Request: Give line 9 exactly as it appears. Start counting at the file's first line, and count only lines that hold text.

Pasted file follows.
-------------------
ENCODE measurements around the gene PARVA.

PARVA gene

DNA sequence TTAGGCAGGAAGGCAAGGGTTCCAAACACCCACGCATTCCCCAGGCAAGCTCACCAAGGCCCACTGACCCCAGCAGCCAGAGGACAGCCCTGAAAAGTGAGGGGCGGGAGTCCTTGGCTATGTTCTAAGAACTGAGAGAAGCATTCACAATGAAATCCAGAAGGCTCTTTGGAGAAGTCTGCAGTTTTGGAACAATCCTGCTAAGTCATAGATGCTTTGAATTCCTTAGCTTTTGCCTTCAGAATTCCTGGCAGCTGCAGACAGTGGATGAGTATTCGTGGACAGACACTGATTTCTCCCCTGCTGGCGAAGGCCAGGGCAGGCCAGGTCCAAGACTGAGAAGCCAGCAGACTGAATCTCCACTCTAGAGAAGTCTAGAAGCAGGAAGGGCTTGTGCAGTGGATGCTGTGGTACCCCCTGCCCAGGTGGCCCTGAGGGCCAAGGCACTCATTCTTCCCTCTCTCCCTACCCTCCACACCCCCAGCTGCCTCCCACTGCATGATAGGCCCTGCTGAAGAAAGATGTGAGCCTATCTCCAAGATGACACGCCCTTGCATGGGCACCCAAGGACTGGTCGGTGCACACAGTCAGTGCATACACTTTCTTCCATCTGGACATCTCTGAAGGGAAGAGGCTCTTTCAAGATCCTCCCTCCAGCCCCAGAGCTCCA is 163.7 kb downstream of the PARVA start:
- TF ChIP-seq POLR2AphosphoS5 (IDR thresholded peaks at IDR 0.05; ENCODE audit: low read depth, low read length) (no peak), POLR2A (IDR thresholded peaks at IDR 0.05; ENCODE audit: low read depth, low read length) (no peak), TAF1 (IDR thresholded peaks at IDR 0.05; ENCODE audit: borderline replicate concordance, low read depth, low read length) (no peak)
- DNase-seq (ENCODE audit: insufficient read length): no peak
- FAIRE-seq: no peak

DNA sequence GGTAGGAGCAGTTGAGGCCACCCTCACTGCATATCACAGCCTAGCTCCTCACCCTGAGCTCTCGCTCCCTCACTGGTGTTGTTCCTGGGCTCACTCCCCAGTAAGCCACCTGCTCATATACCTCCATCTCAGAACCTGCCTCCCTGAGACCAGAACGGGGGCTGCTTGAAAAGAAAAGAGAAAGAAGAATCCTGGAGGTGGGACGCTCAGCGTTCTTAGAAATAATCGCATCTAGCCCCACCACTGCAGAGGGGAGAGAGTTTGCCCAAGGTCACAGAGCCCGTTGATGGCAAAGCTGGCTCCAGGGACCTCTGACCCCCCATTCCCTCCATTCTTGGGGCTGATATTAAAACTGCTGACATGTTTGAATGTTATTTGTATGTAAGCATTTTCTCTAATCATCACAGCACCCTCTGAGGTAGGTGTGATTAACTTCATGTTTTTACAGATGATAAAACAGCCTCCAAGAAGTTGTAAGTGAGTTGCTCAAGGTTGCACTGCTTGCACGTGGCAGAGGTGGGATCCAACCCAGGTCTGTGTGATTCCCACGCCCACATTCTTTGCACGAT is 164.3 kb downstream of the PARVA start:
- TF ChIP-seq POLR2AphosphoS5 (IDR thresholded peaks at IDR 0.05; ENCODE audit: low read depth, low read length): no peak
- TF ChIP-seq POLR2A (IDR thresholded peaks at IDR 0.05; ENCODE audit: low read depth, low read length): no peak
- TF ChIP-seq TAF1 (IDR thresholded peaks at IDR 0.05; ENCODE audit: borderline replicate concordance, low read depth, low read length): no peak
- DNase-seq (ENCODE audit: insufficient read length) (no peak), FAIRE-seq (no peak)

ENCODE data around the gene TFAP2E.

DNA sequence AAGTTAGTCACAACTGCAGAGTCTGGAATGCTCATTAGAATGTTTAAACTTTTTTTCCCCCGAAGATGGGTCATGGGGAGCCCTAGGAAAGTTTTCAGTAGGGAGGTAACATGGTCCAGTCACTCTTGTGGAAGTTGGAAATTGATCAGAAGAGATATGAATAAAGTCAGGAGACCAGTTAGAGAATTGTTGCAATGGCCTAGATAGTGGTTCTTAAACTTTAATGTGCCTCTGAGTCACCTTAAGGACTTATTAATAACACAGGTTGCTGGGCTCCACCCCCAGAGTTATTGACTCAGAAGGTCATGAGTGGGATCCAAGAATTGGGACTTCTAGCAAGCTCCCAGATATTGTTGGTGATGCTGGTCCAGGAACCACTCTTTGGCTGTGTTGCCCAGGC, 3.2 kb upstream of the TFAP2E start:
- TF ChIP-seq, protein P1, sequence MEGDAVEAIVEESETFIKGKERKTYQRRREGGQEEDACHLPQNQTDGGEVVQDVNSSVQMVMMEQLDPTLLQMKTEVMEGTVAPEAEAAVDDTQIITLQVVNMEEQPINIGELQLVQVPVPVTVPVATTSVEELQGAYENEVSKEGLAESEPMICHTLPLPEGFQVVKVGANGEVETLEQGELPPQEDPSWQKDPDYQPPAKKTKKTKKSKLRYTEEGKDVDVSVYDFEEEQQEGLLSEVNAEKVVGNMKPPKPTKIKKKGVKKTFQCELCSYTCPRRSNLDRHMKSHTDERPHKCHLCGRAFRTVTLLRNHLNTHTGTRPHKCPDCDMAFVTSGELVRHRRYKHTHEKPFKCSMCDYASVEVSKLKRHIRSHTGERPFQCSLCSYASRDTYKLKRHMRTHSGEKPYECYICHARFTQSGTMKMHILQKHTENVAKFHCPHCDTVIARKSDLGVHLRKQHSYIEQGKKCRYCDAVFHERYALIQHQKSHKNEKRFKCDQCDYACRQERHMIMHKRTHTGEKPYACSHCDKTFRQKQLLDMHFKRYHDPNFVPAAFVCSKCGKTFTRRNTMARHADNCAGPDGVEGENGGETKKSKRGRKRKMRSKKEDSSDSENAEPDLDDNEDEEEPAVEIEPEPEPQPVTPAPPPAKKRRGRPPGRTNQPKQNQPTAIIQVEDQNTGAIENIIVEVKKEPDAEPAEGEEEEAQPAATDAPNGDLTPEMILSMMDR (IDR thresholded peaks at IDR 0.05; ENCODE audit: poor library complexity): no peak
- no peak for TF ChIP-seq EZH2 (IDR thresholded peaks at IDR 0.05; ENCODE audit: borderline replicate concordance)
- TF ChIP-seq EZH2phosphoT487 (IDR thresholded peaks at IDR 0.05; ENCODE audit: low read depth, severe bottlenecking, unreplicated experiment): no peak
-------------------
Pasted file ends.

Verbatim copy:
- TF ChIP-seq POLR2A (IDR thresholded peaks at IDR 0.05; ENCODE audit: low read depth, low read length): no peak